4. Maciek Maciek says:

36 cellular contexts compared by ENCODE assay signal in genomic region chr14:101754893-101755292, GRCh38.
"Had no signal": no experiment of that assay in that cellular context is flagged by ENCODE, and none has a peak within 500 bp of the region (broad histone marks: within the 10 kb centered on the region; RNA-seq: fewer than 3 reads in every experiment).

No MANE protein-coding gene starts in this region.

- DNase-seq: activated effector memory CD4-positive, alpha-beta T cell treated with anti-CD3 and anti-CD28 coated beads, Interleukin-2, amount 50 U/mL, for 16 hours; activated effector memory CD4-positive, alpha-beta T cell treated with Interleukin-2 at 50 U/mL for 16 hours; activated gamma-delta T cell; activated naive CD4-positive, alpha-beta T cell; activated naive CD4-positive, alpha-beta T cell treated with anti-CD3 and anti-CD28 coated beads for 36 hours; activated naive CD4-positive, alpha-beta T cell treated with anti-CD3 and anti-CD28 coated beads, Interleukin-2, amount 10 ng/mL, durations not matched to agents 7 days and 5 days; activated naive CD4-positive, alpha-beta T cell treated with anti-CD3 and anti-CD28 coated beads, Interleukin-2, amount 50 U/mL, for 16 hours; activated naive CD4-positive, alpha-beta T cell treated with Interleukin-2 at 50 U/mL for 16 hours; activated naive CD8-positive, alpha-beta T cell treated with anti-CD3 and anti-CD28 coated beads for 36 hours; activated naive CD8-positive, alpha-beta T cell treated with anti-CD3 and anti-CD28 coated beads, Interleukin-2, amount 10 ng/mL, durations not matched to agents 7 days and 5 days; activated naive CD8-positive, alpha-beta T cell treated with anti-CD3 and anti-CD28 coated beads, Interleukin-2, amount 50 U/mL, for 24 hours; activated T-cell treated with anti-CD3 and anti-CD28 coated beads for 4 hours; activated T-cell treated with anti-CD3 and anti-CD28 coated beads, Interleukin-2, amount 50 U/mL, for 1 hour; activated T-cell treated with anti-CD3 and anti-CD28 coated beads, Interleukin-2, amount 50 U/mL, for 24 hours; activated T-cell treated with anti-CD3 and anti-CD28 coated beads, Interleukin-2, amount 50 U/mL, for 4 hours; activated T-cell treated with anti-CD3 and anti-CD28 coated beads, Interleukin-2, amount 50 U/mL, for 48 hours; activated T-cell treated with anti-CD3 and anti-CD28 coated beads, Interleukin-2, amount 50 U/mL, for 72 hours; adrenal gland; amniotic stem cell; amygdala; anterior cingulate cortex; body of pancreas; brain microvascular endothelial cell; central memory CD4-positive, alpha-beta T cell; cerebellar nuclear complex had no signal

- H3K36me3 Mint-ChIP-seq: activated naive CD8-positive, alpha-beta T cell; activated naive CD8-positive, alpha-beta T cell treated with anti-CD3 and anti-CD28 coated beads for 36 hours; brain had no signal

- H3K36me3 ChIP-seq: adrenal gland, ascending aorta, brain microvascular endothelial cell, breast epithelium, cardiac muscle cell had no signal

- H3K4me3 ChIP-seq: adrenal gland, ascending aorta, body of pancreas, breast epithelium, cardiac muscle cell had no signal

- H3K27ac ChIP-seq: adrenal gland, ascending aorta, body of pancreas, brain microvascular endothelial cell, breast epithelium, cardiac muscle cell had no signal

I ve never read anything by Susan Sontag, but encountered mentions of her book On Photography numerous times in various contexts It s hailed as one of the most highly regarded books of its kind I like taking photographs myself, and thought I would find it interesting.Those seeking a well constructed history of photography, its development and an introduction to various schools and movements of photography as I did are likely to be disappointed On Photography has no central thesis, and is a collection of essays about the meaning and career of photographs as described by Sontag herself This isn t a book on photography it s a book on Susan Sontag.Although she writes about a wealth of photographers, Sontag doesn t explore any of them in depth she moves from one to another very quickly, and often they are reduced to backgrounds for her own thoughts and opinions on photographs, which often include comparisons and references to other media This can make for some very dense reading I thought that the book suffered painfully from a lack of a central thesis.My biggest gripe with the book is that while by nature it has to be a polemic it contains no bibliography or citations Sontag constantly makes sweeping generalizations about both photography and photographers without offering any explanation She presents her opinions as if they were facts, entirely without nuance, leaving no room for disagreement To give her credit she has a multitude of opinions, and to praise or dismiss them all completely out of hand would be unfair, but many of her claims are very dubious such as stating that tourists who enjoy taking snapshots of what they see do it because they know no other response, and for some it s the only way to appease their anxiety about not working citation needed, unless we re going to stereotype whole nations There are other claims that Sontag makes, which do real harm to all the otherwise good ideas she might have presented as they howl at us straight from loon territory Although Sontag writes that the camera doesn t rape, or even possess, there is nonetheless an aggression implicit in every use of the camera, as it may presume, intrude, trespass, distort, exploit, and, at the farthest reach of metaphor, assassinate all from a distance And are you thinking dirty thoughts when you see a long focus lens Apparently you re not alone, and you re not even aware that you re doing it The camera as phallus is, at most, a flimsy variant of the inescapable metaphor that everyone unselfconsciously employs However hazy our awareness of this fantasy, it is named without subtlety whenever we talk about loading and aiming a camera, about shooting a film. We all know that phalluses shoot, but how does one load a phallus Like guns and cars, cameras are fantasy machines whose use is addictive However, despite the extravagances of ordinary language and advertising, they are not lethal In the hyperbole that markets cars like guns, there is at least this much truth except in wartime, cars kill people than guns do The camera gun does not kill, so the ominous metaphor seems to be all bluff like a man s fantasy of having a gun, knife, or tool between his legs.I don t know about others, but I never had a fantasy of having a gun or knife between my legs I like what s there just fine the way it is But it gets worse Still, there is something predatory in the act of taking a picture To photograph people is to violate them, by seeing them as they never see themselves, by having knowledge of them they can never have it turns people into objects that can be symbolically possessed Just as the camera is a sublimation of the gun, to photograph someone is a sublimated murder a soft murder, appropriate to a sad, frightened time.Melodramatic writing like this strikes me as beyond silly the idea that people might not only consent to be photographed but want to have their photograph taken and actively seek that opportunity is never considered While it s a good paragraph from a literary perspective cameras become guns, people are possessed by celluloid voodoo, and taking their photos is just a slightly better way of murdering them it s the kind of writing that George Orwell famously described as being designed to give an appearance of solidity to pure wind .All these essays have been written in the 1970 s, long before the advent of both the internet and digital photography which has transformed the medium completely, as it s now surrounding us completely, included in everything that we do What would Susan Sontag say about people chuckling at funny cat pictures I m afraid the thought didn t even cross her mind The malicious motives that Susan Sontag gives to all photographers have been largely replaced with people sharing the joy of taking photographs with others people take photographs of themselves and share them with each other, connecting in ways which were previously impossible I ve read that Susan Sontag later turned back from some of the views that she held while writing On Photography it s a shame this self dissent was not included.